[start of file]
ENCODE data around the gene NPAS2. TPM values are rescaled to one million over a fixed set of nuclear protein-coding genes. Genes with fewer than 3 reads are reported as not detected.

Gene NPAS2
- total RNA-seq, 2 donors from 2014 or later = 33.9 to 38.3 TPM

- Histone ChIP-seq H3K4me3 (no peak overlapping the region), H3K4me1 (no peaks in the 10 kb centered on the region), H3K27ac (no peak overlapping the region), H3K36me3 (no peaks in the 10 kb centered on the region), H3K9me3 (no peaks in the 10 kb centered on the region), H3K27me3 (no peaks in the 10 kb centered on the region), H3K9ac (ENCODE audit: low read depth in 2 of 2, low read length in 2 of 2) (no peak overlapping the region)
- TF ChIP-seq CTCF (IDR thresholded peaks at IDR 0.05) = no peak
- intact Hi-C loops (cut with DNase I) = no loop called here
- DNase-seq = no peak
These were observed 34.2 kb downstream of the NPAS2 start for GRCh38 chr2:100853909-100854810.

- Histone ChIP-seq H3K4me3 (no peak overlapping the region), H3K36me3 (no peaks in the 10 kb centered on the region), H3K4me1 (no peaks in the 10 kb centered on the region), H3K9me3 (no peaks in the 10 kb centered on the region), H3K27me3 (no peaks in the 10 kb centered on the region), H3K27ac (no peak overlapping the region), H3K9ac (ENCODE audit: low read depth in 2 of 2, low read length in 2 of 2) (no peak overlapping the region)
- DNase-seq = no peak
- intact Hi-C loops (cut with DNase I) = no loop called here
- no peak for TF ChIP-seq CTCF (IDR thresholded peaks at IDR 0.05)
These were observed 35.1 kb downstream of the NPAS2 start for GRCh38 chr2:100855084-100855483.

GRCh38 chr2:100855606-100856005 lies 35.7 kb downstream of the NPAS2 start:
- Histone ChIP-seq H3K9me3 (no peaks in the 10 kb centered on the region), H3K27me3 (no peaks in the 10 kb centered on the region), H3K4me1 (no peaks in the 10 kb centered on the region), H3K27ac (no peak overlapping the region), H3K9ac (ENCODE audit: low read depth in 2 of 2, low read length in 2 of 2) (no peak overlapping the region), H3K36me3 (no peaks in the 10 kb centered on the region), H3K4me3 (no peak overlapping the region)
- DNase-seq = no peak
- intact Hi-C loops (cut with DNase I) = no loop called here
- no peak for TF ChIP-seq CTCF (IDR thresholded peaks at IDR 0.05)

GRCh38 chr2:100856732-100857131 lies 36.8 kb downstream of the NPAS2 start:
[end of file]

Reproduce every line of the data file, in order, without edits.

ENCODE data around the gene NPAS2. TPM values are rescaled to one million over a fixed set of nuclear protein-coding genes. Genes with fewer than 3 reads are reported as not detected.

Gene NPAS2
- total RNA-seq, 2 donors from 2014 or later = 33.9 to 38.3 TPM

- Histone ChIP-seq H3K4me3 (no peak overlapping the region), H3K4me1 (no peaks in the 10 kb centered on the region), H3K27ac (no peak overlapping the region), H3K36me3 (no peaks in the 10 kb centered on the region), H3K9me3 (no peaks in the 10 kb centered on the region), H3K27me3 (no peaks in the 10 kb centered on the region), H3K9ac (ENCODE audit: low read depth in 2 of 2, low read length in 2 of 2) (no peak overlapping the region)
- TF ChIP-seq CTCF (IDR thresholded peaks at IDR 0.05) = no peak
- intact Hi-C loops (cut with DNase I) = no loop called here
- DNase-seq = no peak
These were observed 34.2 kb downstream of the NPAS2 start for GRCh38 chr2:100853909-100854810.

- Histone ChIP-seq H3K4me3 (no peak overlapping the region), H3K36me3 (no peaks in the 10 kb centered on the region), H3K4me1 (no peaks in the 10 kb centered on the region), H3K9me3 (no peaks in the 10 kb centered on the region), H3K27me3 (no peaks in the 10 kb centered on the region), H3K27ac (no peak overlapping the region), H3K9ac (ENCODE audit: low read depth in 2 of 2, low read length in 2 of 2) (no peak overlapping the region)
- DNase-seq = no peak
- intact Hi-C loops (cut with DNase I) = no loop called here
- no peak for TF ChIP-seq CTCF (IDR thresholded peaks at IDR 0.05)
These were observed 35.1 kb downstream of the NPAS2 start for GRCh38 chr2:100855084-100855483.

GRCh38 chr2:100855606-100856005 lies 35.7 kb downstream of the NPAS2 start:
- Histone ChIP-seq H3K9me3 (no peaks in the 10 kb centered on the region), H3K27me3 (no peaks in the 10 kb centered on the region), H3K4me1 (no peaks in the 10 kb centered on the region), H3K27ac (no peak overlapping the region), H3K9ac (ENCODE audit: low read depth in 2 of 2, low read length in 2 of 2) (no peak overlapping the region), H3K36me3 (no peaks in the 10 kb centered on the region), H3K4me3 (no peak overlapping the region)
- DNase-seq = no peak
- intact Hi-C loops (cut with DNase I) = no loop called here
- no peak for TF ChIP-seq CTCF (IDR thresholded peaks at IDR 0.05)

GRCh38 chr2:100856732-100857131 lies 36.8 kb downstream of the NPAS2 start: